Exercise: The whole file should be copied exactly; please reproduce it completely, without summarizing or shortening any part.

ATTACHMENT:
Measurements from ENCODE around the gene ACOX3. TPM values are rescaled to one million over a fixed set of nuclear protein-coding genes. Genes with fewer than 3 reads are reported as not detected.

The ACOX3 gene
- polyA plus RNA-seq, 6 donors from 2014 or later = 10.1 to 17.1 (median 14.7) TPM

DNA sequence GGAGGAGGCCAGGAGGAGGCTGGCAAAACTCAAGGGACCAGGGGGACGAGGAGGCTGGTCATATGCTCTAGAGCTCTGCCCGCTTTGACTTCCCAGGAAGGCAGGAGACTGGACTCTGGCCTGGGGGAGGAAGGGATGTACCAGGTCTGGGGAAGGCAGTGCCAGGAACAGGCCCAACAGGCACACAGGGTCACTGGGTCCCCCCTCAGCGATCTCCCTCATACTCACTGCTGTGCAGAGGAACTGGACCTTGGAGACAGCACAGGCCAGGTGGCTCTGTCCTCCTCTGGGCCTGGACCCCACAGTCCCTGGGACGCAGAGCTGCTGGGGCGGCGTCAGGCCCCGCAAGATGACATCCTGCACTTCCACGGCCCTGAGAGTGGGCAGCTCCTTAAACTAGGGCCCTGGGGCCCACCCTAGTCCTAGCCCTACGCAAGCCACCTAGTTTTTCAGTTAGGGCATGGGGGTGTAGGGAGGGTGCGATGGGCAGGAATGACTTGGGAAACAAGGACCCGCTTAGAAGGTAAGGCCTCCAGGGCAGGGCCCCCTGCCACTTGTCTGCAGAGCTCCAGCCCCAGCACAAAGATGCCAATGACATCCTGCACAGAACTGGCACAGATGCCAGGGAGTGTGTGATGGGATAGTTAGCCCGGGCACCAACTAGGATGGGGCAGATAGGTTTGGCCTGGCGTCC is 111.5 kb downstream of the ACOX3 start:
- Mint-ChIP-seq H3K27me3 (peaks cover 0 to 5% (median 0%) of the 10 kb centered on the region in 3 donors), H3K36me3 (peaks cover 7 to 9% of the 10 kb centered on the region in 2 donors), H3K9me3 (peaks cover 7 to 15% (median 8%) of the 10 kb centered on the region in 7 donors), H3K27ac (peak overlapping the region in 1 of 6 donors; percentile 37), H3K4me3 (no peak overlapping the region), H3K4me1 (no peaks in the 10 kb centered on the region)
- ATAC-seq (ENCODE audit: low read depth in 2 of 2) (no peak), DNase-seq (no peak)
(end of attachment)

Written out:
Measurements from ENCODE around the gene ACOX3. TPM values are rescaled to one million over a fixed set of nuclear protein-coding genes. Genes with fewer than 3 reads are reported as not detected.

The ACOX3 gene
- polyA plus RNA-seq, 6 donors from 2014 or later = 10.1 to 17.1 (median 14.7) TPM

DNA sequence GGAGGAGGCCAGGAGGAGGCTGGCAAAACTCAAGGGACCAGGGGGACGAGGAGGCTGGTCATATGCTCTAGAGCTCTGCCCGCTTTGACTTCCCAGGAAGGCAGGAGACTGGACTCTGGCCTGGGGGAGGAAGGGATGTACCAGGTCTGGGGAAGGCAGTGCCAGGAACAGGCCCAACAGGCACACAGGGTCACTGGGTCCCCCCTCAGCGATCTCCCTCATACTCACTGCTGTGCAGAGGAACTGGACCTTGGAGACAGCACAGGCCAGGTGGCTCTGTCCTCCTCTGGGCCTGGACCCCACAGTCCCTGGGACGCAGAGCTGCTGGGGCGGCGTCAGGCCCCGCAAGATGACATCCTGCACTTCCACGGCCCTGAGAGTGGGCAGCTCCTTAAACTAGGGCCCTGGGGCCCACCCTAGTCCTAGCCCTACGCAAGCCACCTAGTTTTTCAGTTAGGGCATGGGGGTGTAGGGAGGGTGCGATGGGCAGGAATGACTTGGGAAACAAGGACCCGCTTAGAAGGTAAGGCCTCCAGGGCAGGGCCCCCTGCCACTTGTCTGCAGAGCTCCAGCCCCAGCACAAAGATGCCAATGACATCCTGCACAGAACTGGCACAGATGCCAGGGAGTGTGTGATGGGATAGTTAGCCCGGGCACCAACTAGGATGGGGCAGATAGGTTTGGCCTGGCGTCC is 111.5 kb downstream of the ACOX3 start:
- Mint-ChIP-seq H3K27me3 (peaks cover 0 to 5% (median 0%) of the 10 kb centered on the region in 3 donors), H3K36me3 (peaks cover 7 to 9% of the 10 kb centered on the region in 2 donors), H3K9me3 (peaks cover 7 to 15% (median 8%) of the 10 kb centered on the region in 7 donors), H3K27ac (peak overlapping the region in 1 of 6 donors; percentile 37), H3K4me3 (no peak overlapping the region), H3K4me1 (no peaks in the 10 kb centered on the region)
- ATAC-seq (ENCODE audit: low read depth in 2 of 2) (no peak), DNase-seq (no peak)